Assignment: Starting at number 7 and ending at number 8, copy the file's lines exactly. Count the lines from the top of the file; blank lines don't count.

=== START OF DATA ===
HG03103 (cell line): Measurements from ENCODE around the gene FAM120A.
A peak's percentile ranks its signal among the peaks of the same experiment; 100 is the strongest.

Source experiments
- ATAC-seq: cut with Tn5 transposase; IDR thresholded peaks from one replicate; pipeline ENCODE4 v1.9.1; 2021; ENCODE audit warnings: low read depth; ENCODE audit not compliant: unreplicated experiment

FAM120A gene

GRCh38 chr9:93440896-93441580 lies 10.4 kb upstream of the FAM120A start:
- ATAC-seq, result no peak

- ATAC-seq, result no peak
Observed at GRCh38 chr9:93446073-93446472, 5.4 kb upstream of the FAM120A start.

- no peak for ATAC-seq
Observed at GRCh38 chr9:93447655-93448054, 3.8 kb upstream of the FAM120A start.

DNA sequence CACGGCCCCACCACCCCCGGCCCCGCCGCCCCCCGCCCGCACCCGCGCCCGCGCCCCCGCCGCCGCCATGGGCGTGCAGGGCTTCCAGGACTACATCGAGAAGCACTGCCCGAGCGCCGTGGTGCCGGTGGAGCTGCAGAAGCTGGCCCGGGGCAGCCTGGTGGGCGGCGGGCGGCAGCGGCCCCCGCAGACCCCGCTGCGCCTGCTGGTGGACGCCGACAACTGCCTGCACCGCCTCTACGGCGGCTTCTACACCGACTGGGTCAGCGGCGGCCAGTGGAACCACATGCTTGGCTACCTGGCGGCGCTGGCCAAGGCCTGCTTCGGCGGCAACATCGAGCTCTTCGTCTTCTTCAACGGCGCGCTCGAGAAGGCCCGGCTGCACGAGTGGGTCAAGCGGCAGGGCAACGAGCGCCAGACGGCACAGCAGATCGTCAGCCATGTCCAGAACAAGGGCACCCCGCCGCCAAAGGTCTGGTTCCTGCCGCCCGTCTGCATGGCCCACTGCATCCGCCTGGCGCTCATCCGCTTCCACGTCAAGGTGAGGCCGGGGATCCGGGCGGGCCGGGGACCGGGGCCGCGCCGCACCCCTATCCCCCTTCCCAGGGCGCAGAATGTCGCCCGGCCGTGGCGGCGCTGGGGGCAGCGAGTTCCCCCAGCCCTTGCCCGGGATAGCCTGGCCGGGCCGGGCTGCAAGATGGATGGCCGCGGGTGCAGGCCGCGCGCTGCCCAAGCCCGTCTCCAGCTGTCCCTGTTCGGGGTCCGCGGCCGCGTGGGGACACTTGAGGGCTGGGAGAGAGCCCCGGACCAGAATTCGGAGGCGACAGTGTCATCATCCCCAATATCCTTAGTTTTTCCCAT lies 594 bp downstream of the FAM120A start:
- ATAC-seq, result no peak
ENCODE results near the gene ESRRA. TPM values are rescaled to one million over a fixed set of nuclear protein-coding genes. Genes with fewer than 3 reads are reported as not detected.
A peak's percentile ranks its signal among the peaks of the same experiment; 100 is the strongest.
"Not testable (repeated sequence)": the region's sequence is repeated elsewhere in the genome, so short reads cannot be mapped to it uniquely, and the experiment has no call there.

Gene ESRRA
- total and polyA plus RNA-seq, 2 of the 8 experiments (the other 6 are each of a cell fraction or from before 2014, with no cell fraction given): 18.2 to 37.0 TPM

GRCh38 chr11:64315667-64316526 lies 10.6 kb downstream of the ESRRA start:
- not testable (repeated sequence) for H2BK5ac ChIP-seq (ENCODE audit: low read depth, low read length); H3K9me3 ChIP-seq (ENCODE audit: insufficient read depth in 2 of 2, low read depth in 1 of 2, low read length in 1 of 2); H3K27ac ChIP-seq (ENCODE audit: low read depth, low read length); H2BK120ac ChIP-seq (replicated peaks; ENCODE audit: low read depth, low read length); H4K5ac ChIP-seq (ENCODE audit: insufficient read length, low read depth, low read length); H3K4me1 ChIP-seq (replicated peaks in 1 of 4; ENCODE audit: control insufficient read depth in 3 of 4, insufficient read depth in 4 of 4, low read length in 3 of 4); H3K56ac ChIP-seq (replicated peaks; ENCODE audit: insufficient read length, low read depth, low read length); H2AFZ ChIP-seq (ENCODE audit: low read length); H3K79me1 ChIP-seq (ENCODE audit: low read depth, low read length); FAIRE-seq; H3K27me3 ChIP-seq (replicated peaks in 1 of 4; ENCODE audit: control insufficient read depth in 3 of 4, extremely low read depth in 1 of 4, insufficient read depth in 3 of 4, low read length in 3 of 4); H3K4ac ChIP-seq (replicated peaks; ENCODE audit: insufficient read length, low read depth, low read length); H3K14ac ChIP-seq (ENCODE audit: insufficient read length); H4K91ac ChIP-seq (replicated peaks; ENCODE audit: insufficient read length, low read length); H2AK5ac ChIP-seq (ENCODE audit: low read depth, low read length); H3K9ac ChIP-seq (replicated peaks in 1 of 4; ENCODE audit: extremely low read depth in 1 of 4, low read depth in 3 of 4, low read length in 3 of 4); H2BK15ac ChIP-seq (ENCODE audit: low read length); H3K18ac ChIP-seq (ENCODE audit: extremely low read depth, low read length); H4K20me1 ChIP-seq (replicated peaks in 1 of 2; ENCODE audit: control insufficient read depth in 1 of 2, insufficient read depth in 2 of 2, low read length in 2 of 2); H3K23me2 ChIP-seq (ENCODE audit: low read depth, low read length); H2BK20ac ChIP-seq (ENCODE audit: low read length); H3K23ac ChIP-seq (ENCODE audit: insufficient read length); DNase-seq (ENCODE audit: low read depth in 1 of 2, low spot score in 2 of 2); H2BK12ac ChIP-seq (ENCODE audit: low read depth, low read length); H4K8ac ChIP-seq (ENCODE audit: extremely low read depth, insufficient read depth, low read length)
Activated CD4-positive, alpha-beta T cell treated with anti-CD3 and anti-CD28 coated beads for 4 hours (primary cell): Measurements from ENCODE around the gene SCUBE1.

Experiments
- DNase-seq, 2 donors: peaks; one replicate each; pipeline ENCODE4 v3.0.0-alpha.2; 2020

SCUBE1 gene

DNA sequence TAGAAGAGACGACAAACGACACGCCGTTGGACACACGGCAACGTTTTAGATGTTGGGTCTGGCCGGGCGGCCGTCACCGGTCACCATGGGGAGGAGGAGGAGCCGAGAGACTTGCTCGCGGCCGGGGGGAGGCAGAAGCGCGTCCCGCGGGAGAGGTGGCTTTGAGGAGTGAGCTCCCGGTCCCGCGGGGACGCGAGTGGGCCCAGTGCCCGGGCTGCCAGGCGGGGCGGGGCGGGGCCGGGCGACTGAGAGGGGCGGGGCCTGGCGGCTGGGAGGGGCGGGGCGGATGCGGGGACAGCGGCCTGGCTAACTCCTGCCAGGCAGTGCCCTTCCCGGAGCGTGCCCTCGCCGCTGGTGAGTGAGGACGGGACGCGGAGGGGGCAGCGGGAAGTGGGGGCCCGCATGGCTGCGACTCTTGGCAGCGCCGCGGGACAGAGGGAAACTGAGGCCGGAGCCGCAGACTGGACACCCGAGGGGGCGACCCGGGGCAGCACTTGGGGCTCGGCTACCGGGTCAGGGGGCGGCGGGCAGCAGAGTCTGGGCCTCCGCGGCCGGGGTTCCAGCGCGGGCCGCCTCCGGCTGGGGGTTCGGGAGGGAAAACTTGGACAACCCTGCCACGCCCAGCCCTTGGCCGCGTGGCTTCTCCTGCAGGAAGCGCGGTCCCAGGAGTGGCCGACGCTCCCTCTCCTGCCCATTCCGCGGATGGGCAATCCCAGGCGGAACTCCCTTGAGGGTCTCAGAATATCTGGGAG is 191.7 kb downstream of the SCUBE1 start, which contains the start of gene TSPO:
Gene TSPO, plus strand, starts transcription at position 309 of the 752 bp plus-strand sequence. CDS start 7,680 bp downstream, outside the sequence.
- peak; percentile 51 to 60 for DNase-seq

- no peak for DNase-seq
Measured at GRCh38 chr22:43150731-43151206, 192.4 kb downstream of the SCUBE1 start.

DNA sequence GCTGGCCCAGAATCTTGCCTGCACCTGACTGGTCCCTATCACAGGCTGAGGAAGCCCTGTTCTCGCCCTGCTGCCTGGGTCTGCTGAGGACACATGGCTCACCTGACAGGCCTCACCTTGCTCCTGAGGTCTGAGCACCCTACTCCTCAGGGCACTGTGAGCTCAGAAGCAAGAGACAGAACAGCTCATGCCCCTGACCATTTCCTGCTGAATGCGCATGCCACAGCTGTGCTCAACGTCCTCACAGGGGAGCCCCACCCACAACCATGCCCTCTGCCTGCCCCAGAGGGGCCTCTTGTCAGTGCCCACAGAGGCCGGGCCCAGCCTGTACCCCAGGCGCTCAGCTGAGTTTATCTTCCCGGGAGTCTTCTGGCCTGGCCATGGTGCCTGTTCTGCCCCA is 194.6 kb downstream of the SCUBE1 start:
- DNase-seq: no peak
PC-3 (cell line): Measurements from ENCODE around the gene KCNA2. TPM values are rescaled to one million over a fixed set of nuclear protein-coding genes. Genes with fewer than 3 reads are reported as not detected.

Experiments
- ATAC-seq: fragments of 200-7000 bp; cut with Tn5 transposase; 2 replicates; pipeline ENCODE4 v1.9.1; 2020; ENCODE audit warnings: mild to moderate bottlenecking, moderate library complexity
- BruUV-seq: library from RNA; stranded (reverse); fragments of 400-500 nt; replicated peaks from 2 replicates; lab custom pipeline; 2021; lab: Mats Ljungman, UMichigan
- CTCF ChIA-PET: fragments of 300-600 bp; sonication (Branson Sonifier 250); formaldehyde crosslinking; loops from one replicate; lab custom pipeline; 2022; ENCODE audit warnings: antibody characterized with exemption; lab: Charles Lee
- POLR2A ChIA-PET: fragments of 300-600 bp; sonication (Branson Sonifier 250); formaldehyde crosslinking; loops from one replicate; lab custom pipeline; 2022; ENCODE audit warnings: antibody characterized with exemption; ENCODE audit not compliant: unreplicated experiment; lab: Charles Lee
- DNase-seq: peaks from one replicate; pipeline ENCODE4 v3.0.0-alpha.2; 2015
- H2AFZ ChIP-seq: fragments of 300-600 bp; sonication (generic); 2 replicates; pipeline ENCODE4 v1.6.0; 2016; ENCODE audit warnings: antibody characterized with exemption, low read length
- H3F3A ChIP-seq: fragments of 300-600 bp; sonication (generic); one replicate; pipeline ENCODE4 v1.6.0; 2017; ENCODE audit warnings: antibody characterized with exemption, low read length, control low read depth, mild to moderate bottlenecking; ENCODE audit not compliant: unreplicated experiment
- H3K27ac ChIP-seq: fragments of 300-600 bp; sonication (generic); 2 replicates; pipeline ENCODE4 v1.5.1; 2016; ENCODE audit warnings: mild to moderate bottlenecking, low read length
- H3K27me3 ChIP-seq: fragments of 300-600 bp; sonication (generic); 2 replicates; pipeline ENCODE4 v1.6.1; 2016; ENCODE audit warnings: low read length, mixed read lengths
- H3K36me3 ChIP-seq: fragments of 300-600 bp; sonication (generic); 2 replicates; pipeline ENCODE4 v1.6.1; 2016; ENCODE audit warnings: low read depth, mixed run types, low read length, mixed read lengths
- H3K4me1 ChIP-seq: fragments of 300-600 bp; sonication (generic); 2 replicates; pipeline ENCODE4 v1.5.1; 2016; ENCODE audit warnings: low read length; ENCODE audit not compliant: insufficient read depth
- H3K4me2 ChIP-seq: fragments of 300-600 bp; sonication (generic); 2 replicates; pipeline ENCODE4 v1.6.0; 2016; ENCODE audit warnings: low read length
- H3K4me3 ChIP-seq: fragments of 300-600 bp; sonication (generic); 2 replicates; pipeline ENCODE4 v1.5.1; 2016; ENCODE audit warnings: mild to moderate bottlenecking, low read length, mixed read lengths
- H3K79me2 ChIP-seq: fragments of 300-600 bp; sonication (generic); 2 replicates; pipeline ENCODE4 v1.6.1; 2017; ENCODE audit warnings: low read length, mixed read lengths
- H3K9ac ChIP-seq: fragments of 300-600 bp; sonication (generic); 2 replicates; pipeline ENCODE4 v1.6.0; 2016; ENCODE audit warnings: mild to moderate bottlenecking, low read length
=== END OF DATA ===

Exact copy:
- ATAC-seq, result no peak

- ATAC-seq, result no peak